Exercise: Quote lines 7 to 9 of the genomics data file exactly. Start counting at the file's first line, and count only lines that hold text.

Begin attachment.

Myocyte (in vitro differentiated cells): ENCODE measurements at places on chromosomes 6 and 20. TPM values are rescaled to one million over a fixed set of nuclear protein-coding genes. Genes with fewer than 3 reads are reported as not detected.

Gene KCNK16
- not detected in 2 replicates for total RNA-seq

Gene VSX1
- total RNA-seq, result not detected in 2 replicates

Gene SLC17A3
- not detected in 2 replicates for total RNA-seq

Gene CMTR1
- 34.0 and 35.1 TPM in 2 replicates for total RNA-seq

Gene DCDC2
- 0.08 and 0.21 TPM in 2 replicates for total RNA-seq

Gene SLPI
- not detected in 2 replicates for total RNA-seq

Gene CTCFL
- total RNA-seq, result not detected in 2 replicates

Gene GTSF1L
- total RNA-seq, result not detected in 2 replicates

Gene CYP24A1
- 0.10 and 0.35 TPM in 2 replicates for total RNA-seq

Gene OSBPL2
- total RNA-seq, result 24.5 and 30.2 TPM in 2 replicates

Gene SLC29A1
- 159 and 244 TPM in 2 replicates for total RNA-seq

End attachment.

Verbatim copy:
- not detected in 2 replicates for total RNA-seq

Gene CMTR1
- 34.0 and 35.1 TPM in 2 replicates for total RNA-seq